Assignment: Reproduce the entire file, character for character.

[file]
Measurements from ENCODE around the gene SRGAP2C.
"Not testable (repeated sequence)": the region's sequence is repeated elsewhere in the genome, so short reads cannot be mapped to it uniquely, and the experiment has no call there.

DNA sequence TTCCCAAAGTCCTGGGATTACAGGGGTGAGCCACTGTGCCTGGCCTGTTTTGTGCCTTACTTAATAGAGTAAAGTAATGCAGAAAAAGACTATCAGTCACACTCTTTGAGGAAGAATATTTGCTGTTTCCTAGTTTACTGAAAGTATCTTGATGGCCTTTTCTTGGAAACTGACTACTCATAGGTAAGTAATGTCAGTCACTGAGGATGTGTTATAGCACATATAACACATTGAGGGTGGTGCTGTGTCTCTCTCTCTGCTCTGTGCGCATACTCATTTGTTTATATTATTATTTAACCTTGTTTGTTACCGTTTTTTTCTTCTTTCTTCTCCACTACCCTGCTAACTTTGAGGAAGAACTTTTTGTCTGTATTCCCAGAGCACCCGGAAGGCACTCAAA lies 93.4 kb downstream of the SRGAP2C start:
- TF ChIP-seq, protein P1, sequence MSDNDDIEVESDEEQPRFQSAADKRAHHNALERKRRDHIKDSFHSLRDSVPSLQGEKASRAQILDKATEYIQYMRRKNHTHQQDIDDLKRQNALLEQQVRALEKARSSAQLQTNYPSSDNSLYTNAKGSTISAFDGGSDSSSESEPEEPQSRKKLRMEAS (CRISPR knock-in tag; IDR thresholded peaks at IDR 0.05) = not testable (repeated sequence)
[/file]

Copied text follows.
Measurements from ENCODE around the gene SRGAP2C.
"Not testable (repeated sequence)": the region's sequence is repeated elsewhere in the genome, so short reads cannot be mapped to it uniquely, and the experiment has no call there.

DNA sequence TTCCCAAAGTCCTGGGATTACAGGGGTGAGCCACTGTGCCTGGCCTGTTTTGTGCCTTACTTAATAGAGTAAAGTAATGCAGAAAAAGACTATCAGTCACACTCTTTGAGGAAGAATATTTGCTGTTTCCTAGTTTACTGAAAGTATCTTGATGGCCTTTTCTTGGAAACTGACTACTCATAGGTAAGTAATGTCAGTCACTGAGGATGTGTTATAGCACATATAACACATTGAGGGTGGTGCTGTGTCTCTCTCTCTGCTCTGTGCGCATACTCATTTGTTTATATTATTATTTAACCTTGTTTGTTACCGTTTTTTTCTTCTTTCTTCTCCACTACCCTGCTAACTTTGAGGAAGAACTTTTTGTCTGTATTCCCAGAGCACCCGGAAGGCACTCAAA lies 93.4 kb downstream of the SRGAP2C start:
- TF ChIP-seq, protein P1, sequence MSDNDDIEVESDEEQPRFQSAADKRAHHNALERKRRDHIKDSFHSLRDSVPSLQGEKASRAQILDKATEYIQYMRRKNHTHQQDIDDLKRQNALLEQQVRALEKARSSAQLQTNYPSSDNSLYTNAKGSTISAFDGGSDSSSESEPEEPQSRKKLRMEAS (CRISPR knock-in tag; IDR thresholded peaks at IDR 0.05) = not testable (repeated sequence)